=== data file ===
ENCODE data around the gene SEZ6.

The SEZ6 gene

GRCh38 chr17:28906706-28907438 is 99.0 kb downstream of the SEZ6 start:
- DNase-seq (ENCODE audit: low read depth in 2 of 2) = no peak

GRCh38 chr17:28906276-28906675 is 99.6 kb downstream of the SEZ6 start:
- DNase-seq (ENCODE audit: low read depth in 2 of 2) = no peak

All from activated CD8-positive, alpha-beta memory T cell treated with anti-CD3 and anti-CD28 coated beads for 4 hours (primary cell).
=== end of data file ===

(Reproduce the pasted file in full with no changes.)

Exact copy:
ENCODE data around the gene SEZ6.

The SEZ6 gene

GRCh38 chr17:28906706-28907438 is 99.0 kb downstream of the SEZ6 start:
- DNase-seq (ENCODE audit: low read depth in 2 of 2) = no peak

GRCh38 chr17:28906276-28906675 is 99.6 kb downstream of the SEZ6 start:
- DNase-seq (ENCODE audit: low read depth in 2 of 2) = no peak

All from activated CD8-positive, alpha-beta memory T cell treated with anti-CD3 and anti-CD28 coated beads for 4 hours (primary cell).